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Given an assembly that contains

namespace Foo{public class Bar;}

How could I create an Action<Foo.Bar> from another assembly without referencing the first assembly at compile time?

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1  
What do you mean by "without referencing the first assembly"? If you want to use a type from that assembly then you'll need to refer to it in some way. –  LukeH Jun 11 '10 at 15:56
    
Sorry, I mean without adding it as a reference to the Visual Studio project. i.e. use Assembly.LoadFrom() to load it so that there are no compile-time dependencies. –  dss539 Jun 11 '10 at 15:59
    
@LukeH - Edited question to be a bit clearer. Thanks for the input. –  dss539 Jun 11 '10 at 16:00
    
What would you do with the delegate if you can't assign it to a variable because you don't the type at compile-time? What are you trying to achieve? –  dtb Jun 11 '10 at 16:04
    
@dtb - In my scenario, I have a constructor in the source assembly that accepts Action<Foo.Bar>. So I wish to create an Action<Foo.Bar> to pass to said constructor via reflection. –  dss539 Jun 11 '10 at 16:11

2 Answers 2

up vote 9 down vote accepted

If you use

Type barType = Type.GetType("Foo.Bar, whateverassembly");
Type actionType = typeof(Action<>).MakeGenericType(barType);

actionType will now represent Action<Foo.Bar>. However, to use it, you'll need to contintue to use reflection, so you'll need to find a MethodInfo that fits the signature void(Foo.Bar), and call Delegate.CreateDelegate to create a delegate. And you'll need Delegate.DynamicInvoke to execute it.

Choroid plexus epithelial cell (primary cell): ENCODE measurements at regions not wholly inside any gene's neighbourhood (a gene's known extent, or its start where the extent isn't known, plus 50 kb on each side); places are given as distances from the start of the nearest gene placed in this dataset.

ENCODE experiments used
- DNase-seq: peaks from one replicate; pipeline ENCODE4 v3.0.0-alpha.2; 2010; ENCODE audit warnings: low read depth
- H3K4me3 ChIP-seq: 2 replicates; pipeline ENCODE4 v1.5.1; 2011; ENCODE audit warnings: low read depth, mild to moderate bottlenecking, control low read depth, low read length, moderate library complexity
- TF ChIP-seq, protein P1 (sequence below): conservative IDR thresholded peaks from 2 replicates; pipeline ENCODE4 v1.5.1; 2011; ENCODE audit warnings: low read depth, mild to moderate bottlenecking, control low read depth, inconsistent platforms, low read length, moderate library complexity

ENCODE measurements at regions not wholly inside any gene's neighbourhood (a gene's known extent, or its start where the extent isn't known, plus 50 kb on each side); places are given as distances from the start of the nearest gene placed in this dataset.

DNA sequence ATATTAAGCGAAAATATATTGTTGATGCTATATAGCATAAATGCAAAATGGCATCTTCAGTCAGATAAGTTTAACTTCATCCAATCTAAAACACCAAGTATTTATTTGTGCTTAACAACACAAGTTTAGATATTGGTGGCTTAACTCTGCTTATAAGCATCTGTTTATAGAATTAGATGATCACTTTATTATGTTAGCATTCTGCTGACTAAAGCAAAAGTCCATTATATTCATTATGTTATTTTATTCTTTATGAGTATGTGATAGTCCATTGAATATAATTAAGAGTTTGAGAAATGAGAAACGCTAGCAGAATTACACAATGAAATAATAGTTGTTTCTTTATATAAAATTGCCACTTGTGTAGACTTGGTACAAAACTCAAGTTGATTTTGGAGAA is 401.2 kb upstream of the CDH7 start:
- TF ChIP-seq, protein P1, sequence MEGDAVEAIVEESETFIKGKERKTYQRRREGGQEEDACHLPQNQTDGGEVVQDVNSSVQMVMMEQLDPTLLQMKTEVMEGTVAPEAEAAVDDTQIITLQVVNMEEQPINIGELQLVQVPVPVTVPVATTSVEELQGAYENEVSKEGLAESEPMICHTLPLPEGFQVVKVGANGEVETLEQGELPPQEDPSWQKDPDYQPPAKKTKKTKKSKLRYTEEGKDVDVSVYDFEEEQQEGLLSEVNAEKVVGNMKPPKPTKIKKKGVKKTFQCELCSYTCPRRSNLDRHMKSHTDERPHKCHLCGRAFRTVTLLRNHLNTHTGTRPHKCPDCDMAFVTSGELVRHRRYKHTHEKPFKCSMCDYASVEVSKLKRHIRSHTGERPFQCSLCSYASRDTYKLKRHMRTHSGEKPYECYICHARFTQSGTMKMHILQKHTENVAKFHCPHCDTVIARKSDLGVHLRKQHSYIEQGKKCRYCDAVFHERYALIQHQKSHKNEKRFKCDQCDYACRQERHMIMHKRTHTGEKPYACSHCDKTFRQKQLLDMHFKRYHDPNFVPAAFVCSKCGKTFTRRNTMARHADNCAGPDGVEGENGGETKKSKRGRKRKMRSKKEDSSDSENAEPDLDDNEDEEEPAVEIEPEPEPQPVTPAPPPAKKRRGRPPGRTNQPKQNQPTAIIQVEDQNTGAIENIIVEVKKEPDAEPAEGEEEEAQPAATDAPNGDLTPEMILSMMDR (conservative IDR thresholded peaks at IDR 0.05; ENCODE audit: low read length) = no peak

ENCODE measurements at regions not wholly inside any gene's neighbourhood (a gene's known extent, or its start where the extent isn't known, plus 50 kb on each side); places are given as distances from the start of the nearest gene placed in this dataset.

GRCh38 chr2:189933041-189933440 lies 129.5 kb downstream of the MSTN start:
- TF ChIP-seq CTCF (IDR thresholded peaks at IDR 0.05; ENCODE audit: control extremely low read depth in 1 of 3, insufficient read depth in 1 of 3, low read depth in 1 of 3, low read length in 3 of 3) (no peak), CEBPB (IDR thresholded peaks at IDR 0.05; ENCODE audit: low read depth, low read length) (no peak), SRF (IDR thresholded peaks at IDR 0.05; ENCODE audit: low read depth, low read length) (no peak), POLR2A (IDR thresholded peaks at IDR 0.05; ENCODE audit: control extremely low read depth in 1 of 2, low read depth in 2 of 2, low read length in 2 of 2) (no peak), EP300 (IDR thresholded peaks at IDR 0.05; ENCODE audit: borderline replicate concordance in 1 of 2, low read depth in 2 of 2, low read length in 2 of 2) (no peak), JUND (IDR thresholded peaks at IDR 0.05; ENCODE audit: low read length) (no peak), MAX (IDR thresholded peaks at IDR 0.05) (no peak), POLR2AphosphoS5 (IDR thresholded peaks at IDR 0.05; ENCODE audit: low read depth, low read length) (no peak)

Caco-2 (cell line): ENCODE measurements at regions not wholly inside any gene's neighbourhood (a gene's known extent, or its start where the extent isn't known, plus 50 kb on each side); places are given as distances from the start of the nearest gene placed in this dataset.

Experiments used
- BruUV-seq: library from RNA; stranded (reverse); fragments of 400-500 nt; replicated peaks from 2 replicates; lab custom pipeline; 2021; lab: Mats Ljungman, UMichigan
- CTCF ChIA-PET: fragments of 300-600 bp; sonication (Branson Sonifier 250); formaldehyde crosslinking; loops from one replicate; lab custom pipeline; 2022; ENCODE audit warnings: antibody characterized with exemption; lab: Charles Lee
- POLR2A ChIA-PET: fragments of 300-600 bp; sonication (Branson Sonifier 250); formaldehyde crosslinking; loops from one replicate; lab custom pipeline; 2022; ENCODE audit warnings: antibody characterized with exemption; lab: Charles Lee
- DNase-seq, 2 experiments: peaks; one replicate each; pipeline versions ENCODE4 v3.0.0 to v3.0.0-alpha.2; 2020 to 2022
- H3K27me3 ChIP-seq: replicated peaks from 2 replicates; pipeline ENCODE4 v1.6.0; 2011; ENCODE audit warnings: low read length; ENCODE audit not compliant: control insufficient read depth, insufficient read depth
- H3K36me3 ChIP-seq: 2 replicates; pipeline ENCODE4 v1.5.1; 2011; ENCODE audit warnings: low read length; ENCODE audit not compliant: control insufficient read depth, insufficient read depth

Delegate call = Delegate.CreateDelegate(actionType, ...);
...
call.DynamicInvoke(someBar);

Something tells me that's not what you're thinking of...

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What would I put in the ... in Delegate.CreateDelegate(actionType, ...);? I think your solution is what I require, because I will be passing this delegate to a constructor in the source assembly anyways. –  dss539 Jun 11 '10 at 16:36
    
Thanks, I resolved my issues. Your help is much appreciated. –  dss539 Jun 11 '10 at 16:58

You can't call it Action<Foo.Bar> in your calling code, since you won't have access to that type definition if you don't reference it at compile time. Since Delegates are contravariant, you can return an Action<Object> and use that, or use Action<IBar> where the IBar interface is defined in a referenced assembly, and implemented by Foo.Bar.

If you do return an Action<Object>, you'd either have to use Foo.Bar members via reflection (or dynamic if using C# 4.0) or use cast it to Foo.Bar where the casting code has a reference to the assembly where Foo.Bar is defined.

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"You can't call it Action<Foo.Bar> in your calling code" - yeah I realize that. Re: contravariance - Sorry I didn't specify .NET 3.5. I'll fix the tags. –  dss539 Jun 11 '10 at 16:09

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